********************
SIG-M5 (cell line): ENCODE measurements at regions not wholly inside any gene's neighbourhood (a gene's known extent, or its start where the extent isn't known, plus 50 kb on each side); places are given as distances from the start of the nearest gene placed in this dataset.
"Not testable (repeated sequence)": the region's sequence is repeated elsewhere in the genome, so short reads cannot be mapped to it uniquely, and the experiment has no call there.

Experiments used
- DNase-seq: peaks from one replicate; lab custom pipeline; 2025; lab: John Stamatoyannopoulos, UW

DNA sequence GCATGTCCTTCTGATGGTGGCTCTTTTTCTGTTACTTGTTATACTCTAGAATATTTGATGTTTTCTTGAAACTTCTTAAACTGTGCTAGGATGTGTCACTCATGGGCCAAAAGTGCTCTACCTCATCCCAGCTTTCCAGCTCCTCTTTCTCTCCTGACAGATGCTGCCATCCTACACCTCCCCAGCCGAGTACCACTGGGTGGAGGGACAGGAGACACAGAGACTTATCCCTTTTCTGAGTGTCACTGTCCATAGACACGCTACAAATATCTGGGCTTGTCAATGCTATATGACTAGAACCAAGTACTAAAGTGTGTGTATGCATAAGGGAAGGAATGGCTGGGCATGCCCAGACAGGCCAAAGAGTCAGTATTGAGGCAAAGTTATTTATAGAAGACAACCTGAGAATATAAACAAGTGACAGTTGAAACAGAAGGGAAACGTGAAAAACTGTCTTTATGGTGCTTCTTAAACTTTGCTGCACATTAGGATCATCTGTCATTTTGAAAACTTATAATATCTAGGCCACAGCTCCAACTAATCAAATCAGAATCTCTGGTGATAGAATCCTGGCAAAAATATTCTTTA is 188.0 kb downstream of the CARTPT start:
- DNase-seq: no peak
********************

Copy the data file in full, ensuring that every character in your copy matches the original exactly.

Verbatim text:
SIG-M5 (cell line): ENCODE measurements at regions not wholly inside any gene's neighbourhood (a gene's known extent, or its start where the extent isn't known, plus 50 kb on each side); places are given as distances from the start of the nearest gene placed in this dataset.
"Not testable (repeated sequence)": the region's sequence is repeated elsewhere in the genome, so short reads cannot be mapped to it uniquely, and the experiment has no call there.

Experiments used
- DNase-seq: peaks from one replicate; lab custom pipeline; 2025; lab: John Stamatoyannopoulos, UW

DNA sequence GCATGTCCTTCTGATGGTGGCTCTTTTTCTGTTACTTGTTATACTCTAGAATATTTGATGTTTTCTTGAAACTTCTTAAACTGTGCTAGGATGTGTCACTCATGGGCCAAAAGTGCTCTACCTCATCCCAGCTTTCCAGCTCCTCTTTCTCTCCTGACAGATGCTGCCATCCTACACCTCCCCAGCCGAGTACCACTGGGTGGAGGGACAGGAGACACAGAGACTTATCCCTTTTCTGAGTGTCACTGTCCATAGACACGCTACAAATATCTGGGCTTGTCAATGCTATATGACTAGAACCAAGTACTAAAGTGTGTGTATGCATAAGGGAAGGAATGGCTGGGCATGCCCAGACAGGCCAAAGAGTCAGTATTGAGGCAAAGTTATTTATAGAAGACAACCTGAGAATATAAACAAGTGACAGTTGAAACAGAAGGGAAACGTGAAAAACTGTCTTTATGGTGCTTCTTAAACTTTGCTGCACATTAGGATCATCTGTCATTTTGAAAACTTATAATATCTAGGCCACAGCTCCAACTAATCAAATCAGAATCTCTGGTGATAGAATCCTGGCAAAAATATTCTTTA is 188.0 kb downstream of the CARTPT start:
- DNase-seq: no peak